The natural selection of an idea

Taleb’s new book Antifragile has an awesome passage that efficiently explains the idea of why there is so much knowledge in the natural world (like mystic medicine or truisms/rules of thumb that have been passed on from generation to generation). 

It’s the idea that when there were so many small tribes across the lands, they were all like little testing pots of explanations or remedies for things. They may have thought that some plants cured some ailment but in reality they had no idea why. We are wired to see patterns even in random noise, which allows us to identify patterns early on, using little information. We err on the side of early recognition, not assured accuracy.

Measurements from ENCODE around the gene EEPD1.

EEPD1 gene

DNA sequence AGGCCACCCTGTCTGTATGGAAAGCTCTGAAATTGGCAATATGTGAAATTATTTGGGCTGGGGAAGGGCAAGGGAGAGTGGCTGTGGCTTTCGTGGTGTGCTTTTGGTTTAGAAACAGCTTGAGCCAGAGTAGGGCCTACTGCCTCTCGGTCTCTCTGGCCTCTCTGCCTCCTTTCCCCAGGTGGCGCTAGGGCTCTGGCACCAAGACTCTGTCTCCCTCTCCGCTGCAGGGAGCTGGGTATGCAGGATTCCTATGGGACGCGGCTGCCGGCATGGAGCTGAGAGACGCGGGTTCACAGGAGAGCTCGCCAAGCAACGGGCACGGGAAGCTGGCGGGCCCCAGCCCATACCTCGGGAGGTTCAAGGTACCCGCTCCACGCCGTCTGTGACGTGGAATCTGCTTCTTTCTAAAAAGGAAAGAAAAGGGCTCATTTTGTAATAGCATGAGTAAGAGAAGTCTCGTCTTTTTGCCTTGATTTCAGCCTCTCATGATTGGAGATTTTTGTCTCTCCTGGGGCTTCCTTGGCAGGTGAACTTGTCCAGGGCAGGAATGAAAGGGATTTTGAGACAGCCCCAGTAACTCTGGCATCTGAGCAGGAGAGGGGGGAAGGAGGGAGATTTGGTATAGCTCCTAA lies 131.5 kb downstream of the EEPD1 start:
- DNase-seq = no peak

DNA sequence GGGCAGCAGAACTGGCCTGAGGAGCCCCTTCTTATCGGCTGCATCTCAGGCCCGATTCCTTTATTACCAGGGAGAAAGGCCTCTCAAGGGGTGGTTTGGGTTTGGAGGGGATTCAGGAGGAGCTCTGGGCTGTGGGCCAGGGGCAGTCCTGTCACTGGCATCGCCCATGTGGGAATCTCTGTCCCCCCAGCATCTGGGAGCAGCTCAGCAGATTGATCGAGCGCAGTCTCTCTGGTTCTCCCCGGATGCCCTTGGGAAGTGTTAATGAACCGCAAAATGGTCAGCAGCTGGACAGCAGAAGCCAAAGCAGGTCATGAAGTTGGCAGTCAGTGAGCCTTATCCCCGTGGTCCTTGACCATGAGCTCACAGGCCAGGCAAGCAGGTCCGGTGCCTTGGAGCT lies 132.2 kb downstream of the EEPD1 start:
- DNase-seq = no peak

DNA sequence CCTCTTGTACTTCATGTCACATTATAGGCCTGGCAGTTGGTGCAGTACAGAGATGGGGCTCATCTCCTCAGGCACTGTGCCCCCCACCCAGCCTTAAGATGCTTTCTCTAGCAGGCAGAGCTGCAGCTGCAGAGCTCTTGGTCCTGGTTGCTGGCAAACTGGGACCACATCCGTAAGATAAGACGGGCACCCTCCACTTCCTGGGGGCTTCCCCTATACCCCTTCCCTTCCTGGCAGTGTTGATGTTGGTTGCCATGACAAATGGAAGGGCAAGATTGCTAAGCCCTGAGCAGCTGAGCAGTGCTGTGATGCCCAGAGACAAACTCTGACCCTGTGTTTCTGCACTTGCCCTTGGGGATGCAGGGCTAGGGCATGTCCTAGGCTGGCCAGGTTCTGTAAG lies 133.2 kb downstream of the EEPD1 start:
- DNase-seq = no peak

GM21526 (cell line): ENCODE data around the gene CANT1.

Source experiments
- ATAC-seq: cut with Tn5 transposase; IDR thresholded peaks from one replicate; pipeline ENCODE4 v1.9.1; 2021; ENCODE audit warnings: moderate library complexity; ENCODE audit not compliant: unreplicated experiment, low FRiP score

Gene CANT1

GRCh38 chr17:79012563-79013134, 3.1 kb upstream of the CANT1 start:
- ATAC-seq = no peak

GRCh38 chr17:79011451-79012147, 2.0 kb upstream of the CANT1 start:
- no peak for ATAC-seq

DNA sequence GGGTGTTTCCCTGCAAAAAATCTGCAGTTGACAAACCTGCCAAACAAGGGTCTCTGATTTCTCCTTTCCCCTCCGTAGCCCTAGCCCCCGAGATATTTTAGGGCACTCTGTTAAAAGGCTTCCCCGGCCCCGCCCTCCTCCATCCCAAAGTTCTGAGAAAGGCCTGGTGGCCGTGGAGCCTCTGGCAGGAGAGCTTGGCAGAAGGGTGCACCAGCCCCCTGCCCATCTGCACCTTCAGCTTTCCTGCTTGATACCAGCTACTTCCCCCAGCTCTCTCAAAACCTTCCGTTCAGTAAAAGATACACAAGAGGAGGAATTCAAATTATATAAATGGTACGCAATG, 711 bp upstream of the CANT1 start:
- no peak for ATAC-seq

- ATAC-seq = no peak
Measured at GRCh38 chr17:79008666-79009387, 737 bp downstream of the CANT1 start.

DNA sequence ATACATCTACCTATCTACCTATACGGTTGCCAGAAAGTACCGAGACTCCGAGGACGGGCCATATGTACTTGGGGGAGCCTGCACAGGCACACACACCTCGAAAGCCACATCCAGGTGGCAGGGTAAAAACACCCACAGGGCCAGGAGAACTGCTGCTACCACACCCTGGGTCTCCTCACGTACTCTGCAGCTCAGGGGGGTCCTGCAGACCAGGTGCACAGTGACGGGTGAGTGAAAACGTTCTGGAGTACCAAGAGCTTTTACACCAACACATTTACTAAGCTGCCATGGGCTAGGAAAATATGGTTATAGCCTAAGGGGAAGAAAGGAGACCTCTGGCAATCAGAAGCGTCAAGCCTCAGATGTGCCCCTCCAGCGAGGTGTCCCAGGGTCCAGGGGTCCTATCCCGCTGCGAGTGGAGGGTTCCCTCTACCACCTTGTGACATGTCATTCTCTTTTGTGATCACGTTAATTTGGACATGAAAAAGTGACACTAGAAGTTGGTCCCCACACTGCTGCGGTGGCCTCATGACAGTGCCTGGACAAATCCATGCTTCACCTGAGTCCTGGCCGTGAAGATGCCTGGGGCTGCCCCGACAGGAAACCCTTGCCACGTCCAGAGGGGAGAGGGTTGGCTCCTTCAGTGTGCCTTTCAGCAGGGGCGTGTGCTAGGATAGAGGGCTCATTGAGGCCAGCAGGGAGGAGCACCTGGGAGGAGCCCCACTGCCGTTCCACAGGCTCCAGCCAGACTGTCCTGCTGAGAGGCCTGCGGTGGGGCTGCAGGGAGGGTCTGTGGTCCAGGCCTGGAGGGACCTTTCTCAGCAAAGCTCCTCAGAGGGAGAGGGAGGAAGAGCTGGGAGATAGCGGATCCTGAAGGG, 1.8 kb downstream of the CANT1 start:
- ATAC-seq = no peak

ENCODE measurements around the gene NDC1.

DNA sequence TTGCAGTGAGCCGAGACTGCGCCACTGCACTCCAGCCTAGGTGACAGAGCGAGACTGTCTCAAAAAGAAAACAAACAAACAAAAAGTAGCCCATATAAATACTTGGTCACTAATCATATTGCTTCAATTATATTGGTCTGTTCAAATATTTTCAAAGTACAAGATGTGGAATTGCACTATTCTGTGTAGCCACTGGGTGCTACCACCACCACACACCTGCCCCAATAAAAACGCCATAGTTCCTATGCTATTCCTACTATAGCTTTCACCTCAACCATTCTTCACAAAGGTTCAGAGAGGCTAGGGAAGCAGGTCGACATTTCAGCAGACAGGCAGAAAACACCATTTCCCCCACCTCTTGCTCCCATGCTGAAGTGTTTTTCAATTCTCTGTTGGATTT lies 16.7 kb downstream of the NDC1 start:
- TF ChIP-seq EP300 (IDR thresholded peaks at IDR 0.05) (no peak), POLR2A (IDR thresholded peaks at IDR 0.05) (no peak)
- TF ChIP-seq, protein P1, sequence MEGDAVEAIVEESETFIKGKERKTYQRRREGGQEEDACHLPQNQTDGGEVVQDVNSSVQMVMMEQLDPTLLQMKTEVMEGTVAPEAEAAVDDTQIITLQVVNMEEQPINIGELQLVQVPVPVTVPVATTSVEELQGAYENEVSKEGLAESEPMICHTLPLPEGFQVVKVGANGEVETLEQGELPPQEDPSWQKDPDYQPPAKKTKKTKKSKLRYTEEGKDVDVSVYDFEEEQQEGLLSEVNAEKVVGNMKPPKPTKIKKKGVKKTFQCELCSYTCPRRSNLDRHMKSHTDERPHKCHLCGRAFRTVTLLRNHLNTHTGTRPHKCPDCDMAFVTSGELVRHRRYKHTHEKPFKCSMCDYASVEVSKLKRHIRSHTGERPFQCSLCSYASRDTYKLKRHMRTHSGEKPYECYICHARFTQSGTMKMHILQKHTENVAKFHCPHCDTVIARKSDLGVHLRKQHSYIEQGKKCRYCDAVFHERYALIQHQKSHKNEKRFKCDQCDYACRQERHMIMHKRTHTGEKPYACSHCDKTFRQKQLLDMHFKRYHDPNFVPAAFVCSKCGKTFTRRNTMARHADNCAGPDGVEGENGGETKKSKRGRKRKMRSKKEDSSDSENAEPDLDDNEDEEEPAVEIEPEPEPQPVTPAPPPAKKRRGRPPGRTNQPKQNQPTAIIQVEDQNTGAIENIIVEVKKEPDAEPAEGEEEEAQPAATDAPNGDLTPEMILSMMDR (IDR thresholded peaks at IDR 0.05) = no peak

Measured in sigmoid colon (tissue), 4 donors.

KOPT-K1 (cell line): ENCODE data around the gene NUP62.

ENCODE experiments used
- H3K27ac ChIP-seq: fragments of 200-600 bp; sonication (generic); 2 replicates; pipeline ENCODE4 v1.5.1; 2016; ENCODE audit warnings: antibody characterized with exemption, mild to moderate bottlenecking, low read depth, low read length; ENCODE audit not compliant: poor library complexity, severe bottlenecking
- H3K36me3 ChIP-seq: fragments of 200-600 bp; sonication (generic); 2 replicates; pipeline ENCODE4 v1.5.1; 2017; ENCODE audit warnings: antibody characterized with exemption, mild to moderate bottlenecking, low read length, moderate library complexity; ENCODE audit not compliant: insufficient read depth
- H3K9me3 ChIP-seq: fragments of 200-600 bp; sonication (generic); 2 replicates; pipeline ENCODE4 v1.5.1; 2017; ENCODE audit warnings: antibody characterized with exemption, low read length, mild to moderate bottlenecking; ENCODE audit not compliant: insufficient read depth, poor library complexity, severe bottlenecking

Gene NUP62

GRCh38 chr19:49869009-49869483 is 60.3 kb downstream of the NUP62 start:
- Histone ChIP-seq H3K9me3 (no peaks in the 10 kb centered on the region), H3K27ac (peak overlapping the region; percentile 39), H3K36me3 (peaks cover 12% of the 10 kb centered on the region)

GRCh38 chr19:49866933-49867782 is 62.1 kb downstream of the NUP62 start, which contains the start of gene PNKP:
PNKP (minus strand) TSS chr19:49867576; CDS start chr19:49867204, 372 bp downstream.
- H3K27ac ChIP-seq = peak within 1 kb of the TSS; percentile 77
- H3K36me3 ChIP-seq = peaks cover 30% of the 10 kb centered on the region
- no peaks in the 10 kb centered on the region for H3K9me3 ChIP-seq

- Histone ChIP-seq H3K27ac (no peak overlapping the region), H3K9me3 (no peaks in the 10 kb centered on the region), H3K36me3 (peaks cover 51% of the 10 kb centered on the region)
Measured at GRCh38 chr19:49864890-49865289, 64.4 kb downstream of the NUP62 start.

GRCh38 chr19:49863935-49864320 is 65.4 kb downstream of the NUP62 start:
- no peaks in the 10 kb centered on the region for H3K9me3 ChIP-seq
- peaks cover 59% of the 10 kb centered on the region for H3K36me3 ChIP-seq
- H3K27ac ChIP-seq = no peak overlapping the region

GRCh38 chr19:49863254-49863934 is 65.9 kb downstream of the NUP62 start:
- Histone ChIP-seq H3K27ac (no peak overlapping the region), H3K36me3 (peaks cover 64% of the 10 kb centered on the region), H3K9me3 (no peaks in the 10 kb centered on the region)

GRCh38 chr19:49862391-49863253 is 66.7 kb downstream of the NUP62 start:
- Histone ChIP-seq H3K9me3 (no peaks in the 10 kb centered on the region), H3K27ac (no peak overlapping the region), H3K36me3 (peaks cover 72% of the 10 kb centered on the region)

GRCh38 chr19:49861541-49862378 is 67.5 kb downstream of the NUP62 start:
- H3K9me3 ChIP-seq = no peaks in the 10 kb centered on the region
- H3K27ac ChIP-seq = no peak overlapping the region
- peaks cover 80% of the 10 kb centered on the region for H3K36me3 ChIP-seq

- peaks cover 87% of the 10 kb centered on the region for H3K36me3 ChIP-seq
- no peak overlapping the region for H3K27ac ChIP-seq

And so it were the tribes that got things right (via what was mostly trial and error, though they thought they were recognizing patterns, most of time which were non-existent) that did better than those that didn’t.

It’s not that ideas experience natural selection. It’s that the people carrying good ideas do better than their neighbours and so over time will accumulate knowledge and reproduce more. It’s a beautiful example of natural knowledge gained through trial and error. And Taleb speaks to it wonderfully.

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